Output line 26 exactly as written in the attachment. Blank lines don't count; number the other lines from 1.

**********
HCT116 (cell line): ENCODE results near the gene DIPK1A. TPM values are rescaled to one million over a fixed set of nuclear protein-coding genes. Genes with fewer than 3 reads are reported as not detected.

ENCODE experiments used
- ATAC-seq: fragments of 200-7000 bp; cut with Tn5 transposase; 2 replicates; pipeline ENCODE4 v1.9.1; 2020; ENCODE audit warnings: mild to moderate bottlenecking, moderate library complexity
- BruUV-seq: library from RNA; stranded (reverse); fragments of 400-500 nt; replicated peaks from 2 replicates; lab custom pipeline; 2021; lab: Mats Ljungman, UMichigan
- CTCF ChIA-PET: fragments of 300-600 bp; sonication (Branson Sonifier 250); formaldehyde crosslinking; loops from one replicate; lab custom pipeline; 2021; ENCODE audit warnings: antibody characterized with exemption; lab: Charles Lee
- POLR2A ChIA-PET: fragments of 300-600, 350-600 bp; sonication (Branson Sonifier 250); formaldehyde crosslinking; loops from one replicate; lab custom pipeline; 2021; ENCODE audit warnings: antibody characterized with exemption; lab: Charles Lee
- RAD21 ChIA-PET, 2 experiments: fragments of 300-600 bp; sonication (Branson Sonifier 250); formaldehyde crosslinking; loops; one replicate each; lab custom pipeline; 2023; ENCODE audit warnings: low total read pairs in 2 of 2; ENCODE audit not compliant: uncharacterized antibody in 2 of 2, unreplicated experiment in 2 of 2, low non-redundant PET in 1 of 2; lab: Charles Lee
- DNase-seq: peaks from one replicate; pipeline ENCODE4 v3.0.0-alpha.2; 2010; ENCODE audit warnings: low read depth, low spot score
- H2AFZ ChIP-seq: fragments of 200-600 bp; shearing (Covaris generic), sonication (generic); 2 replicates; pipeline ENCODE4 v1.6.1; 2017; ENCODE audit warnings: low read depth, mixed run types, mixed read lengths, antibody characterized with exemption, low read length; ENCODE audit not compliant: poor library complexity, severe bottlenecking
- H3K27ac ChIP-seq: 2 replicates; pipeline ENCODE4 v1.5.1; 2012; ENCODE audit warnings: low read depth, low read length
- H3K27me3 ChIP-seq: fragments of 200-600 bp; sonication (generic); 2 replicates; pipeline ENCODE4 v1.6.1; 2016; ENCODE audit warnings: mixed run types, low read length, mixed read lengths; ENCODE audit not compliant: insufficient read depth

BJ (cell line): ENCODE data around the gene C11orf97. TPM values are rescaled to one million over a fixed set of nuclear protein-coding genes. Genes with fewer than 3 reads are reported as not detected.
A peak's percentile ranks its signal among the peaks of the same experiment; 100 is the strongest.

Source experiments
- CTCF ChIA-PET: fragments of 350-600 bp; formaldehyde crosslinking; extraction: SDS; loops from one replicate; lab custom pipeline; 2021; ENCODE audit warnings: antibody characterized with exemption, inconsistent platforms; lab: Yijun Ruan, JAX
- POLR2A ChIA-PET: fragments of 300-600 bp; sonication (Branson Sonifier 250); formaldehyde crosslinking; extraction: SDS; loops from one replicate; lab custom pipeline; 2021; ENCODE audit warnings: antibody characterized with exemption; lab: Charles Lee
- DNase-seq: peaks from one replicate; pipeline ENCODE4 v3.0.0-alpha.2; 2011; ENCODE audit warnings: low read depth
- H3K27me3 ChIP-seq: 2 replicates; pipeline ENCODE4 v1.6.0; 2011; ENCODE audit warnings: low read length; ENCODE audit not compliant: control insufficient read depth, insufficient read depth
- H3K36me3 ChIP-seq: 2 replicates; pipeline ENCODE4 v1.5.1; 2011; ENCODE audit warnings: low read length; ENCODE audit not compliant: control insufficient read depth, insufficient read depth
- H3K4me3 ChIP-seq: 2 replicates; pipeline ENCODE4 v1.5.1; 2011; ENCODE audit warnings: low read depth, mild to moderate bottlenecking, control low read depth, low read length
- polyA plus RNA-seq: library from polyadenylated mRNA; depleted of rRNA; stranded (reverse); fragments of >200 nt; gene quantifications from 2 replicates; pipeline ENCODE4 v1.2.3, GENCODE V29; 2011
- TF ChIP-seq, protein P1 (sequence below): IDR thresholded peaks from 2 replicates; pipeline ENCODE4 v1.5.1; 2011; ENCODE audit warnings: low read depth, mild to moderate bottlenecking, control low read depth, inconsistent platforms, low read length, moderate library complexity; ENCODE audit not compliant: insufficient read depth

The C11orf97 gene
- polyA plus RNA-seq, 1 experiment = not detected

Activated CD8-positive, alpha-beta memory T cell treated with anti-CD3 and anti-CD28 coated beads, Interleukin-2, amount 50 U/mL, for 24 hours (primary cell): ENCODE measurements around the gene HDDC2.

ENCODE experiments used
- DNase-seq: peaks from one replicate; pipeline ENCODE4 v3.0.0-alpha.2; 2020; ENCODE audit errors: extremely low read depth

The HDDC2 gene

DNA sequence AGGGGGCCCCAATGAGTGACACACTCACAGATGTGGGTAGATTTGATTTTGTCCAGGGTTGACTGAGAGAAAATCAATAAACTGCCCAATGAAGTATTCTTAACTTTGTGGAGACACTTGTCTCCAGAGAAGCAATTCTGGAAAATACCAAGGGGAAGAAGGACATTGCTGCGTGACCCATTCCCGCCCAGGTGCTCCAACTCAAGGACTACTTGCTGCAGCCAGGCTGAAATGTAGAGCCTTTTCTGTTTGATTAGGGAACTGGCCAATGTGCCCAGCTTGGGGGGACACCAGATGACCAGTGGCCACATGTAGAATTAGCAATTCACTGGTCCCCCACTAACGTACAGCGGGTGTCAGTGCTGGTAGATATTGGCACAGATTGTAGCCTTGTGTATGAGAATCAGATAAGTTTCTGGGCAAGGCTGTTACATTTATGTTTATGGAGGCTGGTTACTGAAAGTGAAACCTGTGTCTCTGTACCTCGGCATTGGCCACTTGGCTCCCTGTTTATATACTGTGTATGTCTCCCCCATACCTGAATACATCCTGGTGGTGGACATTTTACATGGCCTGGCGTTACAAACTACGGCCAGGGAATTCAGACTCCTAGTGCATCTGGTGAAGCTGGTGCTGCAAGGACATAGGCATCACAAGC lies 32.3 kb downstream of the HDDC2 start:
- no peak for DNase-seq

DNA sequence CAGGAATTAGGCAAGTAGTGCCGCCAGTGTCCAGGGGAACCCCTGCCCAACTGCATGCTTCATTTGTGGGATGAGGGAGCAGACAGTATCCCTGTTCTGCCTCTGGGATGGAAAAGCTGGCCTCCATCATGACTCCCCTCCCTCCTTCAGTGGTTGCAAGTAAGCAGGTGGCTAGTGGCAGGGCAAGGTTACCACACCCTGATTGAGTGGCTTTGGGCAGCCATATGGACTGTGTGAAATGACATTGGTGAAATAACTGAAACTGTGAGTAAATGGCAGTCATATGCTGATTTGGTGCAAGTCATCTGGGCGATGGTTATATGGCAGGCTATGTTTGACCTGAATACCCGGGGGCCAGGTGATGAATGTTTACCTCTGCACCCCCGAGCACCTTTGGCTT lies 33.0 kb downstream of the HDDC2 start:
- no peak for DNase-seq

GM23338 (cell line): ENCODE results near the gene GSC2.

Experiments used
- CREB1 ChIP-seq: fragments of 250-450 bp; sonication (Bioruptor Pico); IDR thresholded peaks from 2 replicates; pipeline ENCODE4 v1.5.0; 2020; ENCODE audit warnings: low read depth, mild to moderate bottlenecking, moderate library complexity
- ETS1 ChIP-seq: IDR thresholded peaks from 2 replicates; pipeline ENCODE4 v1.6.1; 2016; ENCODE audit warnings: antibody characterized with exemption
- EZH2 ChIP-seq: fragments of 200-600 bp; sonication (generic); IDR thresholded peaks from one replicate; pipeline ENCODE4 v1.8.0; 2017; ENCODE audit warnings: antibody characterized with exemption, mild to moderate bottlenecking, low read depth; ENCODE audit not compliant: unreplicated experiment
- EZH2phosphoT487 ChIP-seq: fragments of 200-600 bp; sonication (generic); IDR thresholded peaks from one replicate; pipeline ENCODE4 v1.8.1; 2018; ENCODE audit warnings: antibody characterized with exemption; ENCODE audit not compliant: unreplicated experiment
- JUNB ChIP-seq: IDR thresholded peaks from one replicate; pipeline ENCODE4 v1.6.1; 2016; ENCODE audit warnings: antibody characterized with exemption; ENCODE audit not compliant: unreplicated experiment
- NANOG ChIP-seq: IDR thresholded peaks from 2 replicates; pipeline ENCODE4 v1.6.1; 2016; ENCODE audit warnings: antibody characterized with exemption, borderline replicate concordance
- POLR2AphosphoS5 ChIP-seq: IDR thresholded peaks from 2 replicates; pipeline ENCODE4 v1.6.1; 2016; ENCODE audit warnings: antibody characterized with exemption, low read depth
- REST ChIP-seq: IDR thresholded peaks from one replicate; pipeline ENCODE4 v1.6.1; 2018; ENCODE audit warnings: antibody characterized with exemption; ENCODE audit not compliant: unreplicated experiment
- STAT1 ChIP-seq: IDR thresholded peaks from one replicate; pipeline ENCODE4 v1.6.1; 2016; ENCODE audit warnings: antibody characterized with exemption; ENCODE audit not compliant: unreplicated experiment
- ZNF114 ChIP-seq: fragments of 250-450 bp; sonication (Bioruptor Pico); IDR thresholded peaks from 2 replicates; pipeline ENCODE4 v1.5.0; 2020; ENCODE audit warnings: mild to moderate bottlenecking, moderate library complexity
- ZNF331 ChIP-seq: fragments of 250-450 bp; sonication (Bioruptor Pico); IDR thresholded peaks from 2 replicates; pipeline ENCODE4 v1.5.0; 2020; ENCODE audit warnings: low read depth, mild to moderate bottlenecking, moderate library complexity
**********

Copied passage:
ENCODE experiments used